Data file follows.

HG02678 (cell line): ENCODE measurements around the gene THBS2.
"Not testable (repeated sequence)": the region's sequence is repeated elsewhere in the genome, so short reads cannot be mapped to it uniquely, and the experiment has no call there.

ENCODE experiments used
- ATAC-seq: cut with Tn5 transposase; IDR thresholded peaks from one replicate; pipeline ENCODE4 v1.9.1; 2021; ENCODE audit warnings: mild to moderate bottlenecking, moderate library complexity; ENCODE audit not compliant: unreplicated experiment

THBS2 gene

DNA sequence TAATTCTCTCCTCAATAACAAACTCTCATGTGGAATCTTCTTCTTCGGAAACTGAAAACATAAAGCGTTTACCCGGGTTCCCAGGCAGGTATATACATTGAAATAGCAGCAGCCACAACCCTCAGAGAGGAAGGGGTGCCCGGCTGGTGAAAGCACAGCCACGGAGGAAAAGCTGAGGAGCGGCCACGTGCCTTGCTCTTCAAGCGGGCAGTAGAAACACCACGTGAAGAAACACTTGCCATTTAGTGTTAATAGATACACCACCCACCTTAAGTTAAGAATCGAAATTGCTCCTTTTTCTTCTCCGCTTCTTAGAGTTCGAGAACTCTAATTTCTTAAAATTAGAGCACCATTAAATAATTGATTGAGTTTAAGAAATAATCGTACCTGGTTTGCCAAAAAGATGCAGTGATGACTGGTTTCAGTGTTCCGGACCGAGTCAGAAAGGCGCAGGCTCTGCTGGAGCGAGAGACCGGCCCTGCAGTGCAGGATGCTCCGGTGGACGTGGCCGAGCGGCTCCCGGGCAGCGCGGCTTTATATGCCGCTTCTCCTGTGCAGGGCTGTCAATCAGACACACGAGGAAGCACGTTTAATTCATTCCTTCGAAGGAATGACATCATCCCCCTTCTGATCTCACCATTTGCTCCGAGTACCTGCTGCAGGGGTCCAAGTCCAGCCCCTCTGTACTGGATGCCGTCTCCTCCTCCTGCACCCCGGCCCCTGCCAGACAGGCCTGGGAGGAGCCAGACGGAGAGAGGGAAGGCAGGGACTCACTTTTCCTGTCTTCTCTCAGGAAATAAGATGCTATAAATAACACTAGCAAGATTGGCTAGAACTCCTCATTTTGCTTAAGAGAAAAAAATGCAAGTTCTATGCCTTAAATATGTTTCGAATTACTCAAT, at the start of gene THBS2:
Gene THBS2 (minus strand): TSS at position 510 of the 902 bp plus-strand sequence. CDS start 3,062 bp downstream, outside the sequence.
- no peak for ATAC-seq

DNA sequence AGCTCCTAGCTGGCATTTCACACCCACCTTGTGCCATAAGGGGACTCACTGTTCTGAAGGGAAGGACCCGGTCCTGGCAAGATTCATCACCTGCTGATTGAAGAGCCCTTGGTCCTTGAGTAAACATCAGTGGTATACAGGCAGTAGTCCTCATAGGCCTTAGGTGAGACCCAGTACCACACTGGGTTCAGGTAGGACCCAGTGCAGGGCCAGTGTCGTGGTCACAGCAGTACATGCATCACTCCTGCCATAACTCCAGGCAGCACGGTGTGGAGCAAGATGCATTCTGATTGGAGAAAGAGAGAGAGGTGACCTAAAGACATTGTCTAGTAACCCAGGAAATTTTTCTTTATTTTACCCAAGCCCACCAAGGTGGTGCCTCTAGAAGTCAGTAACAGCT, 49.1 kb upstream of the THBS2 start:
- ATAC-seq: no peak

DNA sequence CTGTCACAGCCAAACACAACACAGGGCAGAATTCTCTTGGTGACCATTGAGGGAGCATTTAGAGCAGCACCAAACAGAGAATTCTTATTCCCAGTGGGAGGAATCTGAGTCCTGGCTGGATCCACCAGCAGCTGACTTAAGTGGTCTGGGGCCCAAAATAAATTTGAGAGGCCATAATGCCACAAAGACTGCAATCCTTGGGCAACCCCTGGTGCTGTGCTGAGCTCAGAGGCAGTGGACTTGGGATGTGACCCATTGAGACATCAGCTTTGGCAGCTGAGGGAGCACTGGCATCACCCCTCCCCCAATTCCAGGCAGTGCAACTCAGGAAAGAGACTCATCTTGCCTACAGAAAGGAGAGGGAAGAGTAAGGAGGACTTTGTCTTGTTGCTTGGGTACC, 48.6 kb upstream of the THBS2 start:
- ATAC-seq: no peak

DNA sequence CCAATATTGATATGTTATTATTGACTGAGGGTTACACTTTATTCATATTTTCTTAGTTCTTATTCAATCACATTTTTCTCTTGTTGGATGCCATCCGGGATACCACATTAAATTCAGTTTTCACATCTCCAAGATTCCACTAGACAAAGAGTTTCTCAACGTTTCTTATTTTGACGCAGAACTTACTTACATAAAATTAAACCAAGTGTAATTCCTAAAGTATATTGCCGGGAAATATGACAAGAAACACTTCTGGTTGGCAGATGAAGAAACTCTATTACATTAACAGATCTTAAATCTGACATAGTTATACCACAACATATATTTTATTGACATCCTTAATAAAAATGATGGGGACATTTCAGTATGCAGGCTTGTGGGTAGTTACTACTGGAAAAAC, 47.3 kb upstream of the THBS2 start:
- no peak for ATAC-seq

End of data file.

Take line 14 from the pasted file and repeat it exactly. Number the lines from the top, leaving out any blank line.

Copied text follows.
- no peak for ATAC-seq